For a long time, Millennials dominated the headlines and marketers’ curiosity. But news, tips, and advice on understanding and attracting Generation Z are everywhere at this point. Gen-Z also makes up 30 percent of the world and will make 30 percent of the global workforce by 2030. They’re the current it generation, young adults, and trend-shapers. As the most diverse generation in history, they are intriguing and innately have different attitudes and expectations than previous generations. That explains why Gen-Z is in the spotlight, and everyone is trying to decode what makes them unique and how to convey messages in a way meaningful to them. They are also the youngest group in the workplace.
Now is the right time to groom them into future leaders, as the workforce needs new blood, empathetic and creative people who can introduce positive changes. Hence, the narrative shouldn’t only be about attracting and retaining Gen-Z. Instead, it should highlight the importance of personalized employee experiences that help grow leaders.
Here’s everything you should know about Gen-Z and what they care about in the workplace.
Who is Gen-Z?
Even though the starting date is subject to change, Gen-Z individuals were born between 1997 and 2012, meaning the oldest is only 25 years old. Their older counterparts, Millennials, are still the dominant generation due to their purchasing power and position in the workplace. However, Gen-Z is moving in that direction, as they account for 40 percent of consumers. They are the best example of digital natives, as most grew up with social media and a world of information at their disposal. No wonder 91 percent of Gen-Z said technology is a decisive factor when choosing a job. Social media is their principal source of trends and news, with TikTok being the most used platform.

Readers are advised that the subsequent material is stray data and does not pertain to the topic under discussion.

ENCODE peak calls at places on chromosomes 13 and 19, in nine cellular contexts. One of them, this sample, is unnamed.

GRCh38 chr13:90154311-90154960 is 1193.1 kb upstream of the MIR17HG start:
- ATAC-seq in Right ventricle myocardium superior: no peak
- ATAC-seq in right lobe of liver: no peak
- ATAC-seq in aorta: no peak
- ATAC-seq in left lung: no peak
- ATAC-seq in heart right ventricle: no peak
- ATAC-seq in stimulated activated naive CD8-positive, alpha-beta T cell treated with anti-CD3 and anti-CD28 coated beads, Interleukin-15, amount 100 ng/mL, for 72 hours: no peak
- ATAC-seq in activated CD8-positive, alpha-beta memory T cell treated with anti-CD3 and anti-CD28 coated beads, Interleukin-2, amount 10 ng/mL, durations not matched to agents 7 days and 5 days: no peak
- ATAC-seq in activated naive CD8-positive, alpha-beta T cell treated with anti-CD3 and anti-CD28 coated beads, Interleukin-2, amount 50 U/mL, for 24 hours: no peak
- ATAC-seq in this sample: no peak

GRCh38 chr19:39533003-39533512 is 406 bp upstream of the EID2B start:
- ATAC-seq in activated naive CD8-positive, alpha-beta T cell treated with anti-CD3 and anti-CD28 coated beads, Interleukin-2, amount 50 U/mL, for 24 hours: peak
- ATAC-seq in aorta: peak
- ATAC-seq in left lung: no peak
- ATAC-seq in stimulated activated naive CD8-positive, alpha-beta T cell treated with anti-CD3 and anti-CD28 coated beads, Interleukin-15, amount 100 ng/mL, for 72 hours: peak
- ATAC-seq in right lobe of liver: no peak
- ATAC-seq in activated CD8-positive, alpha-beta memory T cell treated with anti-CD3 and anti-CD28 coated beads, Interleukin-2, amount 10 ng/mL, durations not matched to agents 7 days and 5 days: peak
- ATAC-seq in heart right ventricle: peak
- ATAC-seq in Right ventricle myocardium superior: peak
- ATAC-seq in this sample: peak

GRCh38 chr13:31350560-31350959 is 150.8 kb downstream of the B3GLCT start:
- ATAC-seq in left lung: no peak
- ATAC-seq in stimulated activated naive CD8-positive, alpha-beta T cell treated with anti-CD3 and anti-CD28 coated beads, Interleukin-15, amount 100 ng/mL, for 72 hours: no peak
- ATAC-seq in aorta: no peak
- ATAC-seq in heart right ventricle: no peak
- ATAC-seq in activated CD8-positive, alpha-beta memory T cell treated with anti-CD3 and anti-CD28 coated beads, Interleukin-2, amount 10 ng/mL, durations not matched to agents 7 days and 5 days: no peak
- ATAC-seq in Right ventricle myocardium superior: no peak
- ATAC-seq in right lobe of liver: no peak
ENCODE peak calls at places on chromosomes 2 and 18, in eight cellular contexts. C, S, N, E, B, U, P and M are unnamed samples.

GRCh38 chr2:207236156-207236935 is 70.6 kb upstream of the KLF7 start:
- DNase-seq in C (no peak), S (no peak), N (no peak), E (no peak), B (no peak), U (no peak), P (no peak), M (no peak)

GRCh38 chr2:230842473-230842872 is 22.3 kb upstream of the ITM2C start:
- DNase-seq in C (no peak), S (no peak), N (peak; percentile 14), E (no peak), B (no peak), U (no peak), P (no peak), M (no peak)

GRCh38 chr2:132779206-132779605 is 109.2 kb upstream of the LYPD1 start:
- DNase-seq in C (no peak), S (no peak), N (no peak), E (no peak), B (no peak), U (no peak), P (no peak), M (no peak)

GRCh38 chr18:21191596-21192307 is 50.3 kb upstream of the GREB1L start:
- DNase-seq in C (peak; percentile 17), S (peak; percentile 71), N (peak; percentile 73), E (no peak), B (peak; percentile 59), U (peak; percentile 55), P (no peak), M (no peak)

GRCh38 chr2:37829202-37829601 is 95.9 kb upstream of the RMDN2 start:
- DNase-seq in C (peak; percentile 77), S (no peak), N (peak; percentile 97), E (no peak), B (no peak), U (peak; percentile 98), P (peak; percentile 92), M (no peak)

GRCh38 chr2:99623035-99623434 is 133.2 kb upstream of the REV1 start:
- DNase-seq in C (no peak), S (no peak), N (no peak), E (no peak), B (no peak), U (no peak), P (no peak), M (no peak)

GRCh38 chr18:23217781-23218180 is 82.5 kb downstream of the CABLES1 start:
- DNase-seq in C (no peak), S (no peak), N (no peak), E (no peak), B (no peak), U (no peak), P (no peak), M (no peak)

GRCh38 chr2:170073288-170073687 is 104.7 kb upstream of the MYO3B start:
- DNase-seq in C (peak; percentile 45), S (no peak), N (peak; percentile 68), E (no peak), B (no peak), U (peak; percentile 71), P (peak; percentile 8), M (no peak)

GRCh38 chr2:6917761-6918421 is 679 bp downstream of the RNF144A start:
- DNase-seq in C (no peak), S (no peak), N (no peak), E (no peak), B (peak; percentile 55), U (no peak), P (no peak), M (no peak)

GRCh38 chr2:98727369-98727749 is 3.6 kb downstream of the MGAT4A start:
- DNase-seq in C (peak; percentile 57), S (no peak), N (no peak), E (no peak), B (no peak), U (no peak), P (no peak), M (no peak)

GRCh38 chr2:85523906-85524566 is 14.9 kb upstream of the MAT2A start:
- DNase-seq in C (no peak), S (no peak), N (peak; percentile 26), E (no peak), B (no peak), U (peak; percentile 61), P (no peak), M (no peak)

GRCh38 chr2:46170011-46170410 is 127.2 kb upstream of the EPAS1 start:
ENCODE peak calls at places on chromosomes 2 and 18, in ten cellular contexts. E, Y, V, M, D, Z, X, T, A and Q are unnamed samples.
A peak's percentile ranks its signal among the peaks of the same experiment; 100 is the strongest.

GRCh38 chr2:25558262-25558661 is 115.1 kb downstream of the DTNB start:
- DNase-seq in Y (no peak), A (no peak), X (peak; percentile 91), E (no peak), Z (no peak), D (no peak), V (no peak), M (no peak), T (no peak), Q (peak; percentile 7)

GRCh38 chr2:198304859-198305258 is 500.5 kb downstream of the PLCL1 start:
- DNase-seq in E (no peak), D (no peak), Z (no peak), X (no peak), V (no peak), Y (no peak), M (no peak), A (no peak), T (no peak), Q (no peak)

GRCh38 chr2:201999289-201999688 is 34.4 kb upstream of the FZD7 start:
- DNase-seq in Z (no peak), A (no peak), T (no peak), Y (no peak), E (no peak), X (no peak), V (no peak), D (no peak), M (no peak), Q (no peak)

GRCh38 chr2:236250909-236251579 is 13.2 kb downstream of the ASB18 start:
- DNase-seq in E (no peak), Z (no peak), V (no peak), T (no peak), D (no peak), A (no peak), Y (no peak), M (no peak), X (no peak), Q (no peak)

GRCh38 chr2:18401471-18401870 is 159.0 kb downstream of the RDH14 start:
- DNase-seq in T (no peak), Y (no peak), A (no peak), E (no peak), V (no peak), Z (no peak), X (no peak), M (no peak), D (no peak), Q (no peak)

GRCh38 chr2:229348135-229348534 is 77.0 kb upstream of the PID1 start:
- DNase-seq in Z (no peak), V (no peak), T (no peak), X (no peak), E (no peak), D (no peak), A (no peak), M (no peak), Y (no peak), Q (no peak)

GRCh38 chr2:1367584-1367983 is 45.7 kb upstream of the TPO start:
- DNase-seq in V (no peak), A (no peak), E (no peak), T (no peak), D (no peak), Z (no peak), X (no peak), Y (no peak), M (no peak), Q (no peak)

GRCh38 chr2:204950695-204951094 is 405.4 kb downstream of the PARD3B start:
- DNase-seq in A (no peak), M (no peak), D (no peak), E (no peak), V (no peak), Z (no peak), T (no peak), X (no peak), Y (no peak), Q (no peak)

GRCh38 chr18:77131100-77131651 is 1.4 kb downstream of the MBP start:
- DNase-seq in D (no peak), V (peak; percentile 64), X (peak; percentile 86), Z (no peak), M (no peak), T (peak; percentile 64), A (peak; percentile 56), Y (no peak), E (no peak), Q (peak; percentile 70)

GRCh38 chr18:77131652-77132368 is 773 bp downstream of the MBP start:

These young individuals spend more than three hours watching videos, explaining their eight-second attention span. Because of that, Gen-Z loves short, straightforward, and creative content. They are innovative but prefer to make old things new again, as they are likely the most nostalgic generation to emerge to this date. After all, Gen-Z has witnessed many challenging events, such as the Great Recession, the pandemic, and the Russia-Ukraine war. That explains why they often seek comfort in the past times and have a hard time enjoying the present. However, Gen-Z is creative and loves doing things their own way.
Here’s what makes them unique.
What Makes Gen-Z Different?
Gen-Z is more politically and socially aware and involved at a young age than previous generations. Easy internet access allowed them to learn about diverse cultures and how things are done in other parts of the world. Moreover, Gen-Z can find the latest news on injustice, movements, and societal upheavals with one click, enabling them to react fast. Along with Millennials, they were the dominant group in the Black Lives Matter protests in 2020, and they organized themselves online. That also speaks about Gen-Z’s tribalistic attitudes. Unlike their older counterparts, they stick together, defend other members of their generation, and are proud to be Gen-Z.
Perhaps that played a role in why the media portrays them more positively than Millennials, even though Gen-Z, in many ways, continues their legacies. They also care about political correctness and ensuring no one feels excluded. But Gen-Z takes it to another level, making inclusion their main characteristic. That often means everything is a statement for them. For instance, many Gen-Z individuals wouldn’t buy from or work with brands that stand for opposing social views and causes. They care more about individuality and uniqueness than wearing expensive clothes.